That made sense. A kind of righteous agitation stirred inside me, cracking my eyes open. Now I could see clearly: society was sick and unjust. To make it worse, self-seeking idiots were in control of a messy, scary, unfair world. And our family, the Evans’s, we were not immune or safe. No one was safe.
Illusion and Disillusionment
Humankind cannot bear very much reality. – T.S. Eliot
As Eliot tells us, human beings have a remarkable ability to distort reality. You might say that illusion and self-deception are some of our defining characteristics. Strange as it may seem, clinging to certain sorts of illusion is quite normal and even healthy. Every child is born into a daydream of safety, an instinctual assumption that the world is trustworthy and that parents will be caring and consistent. Infants need to feel magically shielded or the bottom drops out of their world. If this illusory veil of protection is ripped away, a child is left trembling on a narrow ledge with no safety net.
I first experienced that kind of existential dread about three weeks after my grandfather died. I was coming down stairs to breakfast when I abruptly burst into tears. A realization had flashed though my ten-year-old mind: my father could die at any moment. I would be alone, orphaned—totally bereft and terrified. I’d accepted the loss of pets, but until that instant I’d never believed death could take those close to me.
Growing up strips away the veils of illusion. Ideally, this happens without too many unexpected shocks and sudden traumas. The job of a parent is to buffer the blows and modulate the harshness of reality so the tender soul of the child can gradually get used to the hard edges, the unfairness and the suffering of the world.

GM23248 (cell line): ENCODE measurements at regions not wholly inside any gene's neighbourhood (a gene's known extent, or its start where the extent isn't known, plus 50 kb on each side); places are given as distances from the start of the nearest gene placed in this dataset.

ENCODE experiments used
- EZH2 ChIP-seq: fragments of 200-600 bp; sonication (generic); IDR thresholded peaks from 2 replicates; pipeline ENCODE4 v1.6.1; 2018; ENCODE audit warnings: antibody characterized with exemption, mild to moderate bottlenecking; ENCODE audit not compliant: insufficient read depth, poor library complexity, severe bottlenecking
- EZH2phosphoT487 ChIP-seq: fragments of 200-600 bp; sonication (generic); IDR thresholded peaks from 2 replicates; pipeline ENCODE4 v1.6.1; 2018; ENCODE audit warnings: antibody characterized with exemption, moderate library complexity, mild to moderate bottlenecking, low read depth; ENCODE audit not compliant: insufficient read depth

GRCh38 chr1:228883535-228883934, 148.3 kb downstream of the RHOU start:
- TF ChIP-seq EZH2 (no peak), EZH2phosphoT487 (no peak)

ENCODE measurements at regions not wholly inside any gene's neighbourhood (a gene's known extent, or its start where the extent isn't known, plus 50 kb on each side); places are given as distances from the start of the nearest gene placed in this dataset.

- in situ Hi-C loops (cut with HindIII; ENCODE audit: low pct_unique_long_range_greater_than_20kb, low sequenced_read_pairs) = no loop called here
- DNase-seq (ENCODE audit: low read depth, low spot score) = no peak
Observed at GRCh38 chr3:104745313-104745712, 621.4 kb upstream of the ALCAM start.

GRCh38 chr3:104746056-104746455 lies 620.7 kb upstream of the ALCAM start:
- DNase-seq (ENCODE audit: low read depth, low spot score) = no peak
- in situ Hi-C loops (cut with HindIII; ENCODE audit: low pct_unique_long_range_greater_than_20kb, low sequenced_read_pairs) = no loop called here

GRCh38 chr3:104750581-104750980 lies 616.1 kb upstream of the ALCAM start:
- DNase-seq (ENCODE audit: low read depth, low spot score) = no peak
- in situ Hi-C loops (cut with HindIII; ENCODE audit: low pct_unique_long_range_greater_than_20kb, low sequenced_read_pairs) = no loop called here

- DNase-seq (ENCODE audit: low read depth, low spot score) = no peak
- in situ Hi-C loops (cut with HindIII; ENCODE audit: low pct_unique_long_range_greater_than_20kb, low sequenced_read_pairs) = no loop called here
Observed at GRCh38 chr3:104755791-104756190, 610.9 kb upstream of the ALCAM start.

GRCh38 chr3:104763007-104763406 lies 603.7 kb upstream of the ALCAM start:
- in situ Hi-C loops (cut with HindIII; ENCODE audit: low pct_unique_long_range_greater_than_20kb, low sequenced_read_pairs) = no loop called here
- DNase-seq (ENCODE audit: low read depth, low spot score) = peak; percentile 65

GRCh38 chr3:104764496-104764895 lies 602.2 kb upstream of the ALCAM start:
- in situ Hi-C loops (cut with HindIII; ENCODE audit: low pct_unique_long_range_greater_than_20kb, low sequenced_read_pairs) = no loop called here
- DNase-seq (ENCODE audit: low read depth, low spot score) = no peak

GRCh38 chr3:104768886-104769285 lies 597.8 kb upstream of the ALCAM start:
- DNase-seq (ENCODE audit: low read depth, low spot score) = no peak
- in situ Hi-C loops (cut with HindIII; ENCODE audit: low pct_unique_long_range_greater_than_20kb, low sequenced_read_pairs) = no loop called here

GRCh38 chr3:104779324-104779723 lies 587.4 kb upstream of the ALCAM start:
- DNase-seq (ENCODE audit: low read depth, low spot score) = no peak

Adolescence is a time when consciousness of the world first smacks us in the face: almost overnight, everything looks rotten, unjust and unpredictable. This agonizing awareness is the core of rebellion, the source of depression and teenage angst: parents are inept and out of touch; society sucks; the world is going to hell and it is all the fault of stupid adults. In a very real sense, the rebellious teenager is more in touch with the distressing facts of life that most adults.
The shock of Jamillah’s abortion and the court case ripped through my fragile defenses. I’d relied on the fantasy that we Evanses were special, secure from the calamities and predicaments of lesser mortals. That belief was the bastion of my self-image; it sustained my assumption that life would treat me well and that everything in my life would turn out OK. The shipwreck cracked the shell of that fantasy. We’d come to the edge of death and been precariously snatched back to life. The abortion case smashed the shell to pieces. Now I knew I was definitely not safe or immune from disaster.
Just as the protective illusion of childhood is absolutely vital, so the disillusionment of adolescence is necessary for our psychological development. Maturity means finding a precarious balance between illusive hopefulness and realistic cynicism. The glass is both half full and half empty. We face the horrors of this world without flinching. At the same time, we maintain an inner certainty that, “all shall be well, and all manner of things shall be well.”